The Corporate Argument for Bitcoin

The Corporate Argument for Bitcoin

MicroStrategy CEO Michael Saylor likened his company’s performance to rowing a boat against wind blowing harder than one can row. Is bitcoin really the way out?

Earlier in the week, MicroStrategy announced it purchased $25 million in bitcoin (BTC) in January. CEO Michael Saylor joined crypto podcast “UpOnly” to reveal the back story of his company’s move to accumulate 125,051 bitcoin in 2020 and 2021.

Founded in the late 1980s by Saylor, MicroStrategy (MSTR) is a publicly traded business intelligence and software provider, but it is now better known for the $4.7 billion in bitcoin it holds on its balance sheet.

Before buying all that bitcoin, it was already one of the largest independent, publicly traded companies in its industry. In 2020, its revenue was nearly $480 million and it had an enviable 8.29% EBITDA (earnings before interest, taxes, depreciation and amortization) margin in the trailing 12 months before its first BTC purchase. When discussing the company’s position during the “UpOnly” podcast, Saylor said, “It’s profitable, that’s what we are. We love it, we’ll keep doing it. But you can’t really scale it.”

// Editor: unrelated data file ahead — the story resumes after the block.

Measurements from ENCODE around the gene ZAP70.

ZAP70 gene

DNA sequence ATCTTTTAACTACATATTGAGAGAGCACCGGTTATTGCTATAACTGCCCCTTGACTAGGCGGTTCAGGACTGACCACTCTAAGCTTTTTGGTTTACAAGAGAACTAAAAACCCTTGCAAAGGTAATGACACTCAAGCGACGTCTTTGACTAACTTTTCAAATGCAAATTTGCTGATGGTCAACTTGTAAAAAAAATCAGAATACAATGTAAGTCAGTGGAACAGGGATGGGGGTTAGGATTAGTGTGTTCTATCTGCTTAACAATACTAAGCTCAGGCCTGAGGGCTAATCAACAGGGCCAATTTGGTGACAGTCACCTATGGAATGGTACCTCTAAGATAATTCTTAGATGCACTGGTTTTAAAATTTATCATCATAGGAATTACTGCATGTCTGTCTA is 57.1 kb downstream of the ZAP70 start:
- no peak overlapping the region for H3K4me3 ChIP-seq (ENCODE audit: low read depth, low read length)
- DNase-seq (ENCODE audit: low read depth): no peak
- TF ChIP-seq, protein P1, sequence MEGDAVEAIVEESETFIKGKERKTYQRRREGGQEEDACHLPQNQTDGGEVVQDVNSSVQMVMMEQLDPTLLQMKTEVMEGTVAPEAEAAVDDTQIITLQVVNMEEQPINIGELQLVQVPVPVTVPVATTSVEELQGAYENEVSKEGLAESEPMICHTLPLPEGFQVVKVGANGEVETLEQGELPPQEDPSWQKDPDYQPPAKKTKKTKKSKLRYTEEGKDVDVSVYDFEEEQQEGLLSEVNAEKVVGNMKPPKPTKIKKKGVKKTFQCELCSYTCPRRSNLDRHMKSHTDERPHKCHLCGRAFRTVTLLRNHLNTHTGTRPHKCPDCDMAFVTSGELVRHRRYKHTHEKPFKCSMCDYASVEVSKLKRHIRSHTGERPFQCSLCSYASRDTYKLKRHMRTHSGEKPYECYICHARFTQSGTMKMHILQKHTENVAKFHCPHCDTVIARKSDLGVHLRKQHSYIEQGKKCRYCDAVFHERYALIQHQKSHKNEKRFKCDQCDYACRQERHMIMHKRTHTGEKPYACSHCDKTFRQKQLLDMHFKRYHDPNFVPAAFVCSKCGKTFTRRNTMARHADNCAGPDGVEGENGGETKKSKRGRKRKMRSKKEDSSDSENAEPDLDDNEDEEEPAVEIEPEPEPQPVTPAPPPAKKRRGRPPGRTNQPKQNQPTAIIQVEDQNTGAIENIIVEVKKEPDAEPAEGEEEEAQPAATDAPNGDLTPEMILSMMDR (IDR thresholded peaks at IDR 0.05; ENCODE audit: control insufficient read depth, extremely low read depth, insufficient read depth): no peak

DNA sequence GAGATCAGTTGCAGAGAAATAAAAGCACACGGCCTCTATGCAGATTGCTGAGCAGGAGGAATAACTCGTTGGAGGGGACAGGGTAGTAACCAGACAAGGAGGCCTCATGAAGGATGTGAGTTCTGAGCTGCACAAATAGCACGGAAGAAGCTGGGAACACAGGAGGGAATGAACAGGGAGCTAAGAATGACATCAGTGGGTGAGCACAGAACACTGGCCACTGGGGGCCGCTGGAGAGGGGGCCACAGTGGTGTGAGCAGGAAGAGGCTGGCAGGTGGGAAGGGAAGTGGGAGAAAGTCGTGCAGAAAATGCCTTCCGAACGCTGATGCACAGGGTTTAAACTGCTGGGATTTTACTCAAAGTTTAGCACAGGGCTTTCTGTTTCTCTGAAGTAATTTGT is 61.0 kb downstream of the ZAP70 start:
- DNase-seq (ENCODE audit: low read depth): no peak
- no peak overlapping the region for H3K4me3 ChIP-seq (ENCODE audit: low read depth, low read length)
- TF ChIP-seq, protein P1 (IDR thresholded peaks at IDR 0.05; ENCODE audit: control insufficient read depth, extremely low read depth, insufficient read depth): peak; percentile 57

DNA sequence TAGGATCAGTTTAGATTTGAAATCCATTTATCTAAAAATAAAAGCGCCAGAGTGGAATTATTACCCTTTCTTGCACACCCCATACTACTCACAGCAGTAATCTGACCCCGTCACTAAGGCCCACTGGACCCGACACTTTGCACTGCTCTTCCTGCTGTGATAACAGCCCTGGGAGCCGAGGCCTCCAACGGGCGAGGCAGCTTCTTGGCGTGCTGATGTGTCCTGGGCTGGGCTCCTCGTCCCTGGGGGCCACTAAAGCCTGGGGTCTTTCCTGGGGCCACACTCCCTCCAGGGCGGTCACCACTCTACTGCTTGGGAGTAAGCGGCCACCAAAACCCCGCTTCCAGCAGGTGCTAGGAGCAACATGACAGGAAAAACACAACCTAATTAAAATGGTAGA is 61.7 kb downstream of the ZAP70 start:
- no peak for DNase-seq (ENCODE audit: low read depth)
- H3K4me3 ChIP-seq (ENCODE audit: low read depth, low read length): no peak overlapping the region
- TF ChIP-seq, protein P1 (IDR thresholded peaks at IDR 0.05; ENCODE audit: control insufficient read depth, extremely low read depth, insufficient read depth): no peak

He then claimed that while the company was profitable, it wasn’t viable to reinvest profits into hiring sprees or increasing marketing spending. That makes MicroStrategy a cash cow that keeps collecting cash on its balance sheet.

That sounds like a good problem to have, except it becomes a problem if those accumulated dollars start diminishing in value because of inflation.